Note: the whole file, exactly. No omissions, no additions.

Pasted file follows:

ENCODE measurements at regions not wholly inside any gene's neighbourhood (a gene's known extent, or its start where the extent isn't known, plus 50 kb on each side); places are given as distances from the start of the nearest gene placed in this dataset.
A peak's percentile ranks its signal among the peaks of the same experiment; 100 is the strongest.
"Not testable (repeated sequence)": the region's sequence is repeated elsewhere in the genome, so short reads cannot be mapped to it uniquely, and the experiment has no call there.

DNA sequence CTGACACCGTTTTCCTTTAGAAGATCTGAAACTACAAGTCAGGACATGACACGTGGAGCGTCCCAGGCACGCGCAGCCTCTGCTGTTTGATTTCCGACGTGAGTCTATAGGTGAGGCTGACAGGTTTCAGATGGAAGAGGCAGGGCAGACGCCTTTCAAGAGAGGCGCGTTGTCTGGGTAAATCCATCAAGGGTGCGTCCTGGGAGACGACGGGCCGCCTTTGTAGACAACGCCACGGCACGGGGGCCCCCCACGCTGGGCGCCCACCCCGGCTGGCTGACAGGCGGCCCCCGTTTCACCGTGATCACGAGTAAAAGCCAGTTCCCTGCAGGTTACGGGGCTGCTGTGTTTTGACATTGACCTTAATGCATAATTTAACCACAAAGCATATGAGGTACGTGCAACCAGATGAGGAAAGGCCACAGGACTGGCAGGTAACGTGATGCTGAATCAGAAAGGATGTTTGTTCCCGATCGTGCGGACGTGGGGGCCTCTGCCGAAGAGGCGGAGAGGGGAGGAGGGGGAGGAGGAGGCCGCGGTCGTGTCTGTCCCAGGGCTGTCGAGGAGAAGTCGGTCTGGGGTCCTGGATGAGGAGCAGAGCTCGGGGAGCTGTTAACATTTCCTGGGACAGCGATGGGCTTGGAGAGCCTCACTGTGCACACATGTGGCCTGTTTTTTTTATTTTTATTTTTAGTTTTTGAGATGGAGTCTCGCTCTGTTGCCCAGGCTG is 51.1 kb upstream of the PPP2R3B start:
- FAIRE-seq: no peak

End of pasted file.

ENCODE measurements at regions not wholly inside any gene's neighbourhood (a gene's known extent, or its start where the extent isn't known, plus 50 kb on each side); places are given as distances from the start of the nearest gene placed in this dataset.
A peak's percentile ranks its signal among the peaks of the same experiment; 100 is the strongest.
"Not testable (repeated sequence)": the region's sequence is repeated elsewhere in the genome, so short reads cannot be mapped to it uniquely, and the experiment has no call there.

DNA sequence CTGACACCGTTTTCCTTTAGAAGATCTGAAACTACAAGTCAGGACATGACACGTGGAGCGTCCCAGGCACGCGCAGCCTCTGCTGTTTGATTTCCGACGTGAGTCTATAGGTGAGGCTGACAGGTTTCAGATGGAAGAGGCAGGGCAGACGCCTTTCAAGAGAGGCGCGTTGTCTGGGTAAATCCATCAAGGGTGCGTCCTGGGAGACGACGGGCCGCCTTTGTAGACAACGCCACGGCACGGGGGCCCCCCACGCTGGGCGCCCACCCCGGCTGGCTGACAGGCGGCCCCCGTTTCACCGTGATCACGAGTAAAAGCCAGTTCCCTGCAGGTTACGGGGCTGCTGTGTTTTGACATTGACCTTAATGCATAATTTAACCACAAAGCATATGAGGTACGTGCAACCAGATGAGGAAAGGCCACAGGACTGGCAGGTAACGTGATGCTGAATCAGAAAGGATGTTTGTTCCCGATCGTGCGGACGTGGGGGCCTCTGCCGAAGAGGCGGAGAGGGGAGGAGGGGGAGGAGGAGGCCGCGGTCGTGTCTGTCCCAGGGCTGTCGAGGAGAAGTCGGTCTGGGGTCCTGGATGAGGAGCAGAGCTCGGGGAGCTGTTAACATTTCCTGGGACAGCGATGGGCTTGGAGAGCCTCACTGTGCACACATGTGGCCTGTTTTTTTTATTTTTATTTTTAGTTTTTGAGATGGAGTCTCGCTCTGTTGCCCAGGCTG is 51.1 kb upstream of the PPP2R3B start:
- FAIRE-seq: no peak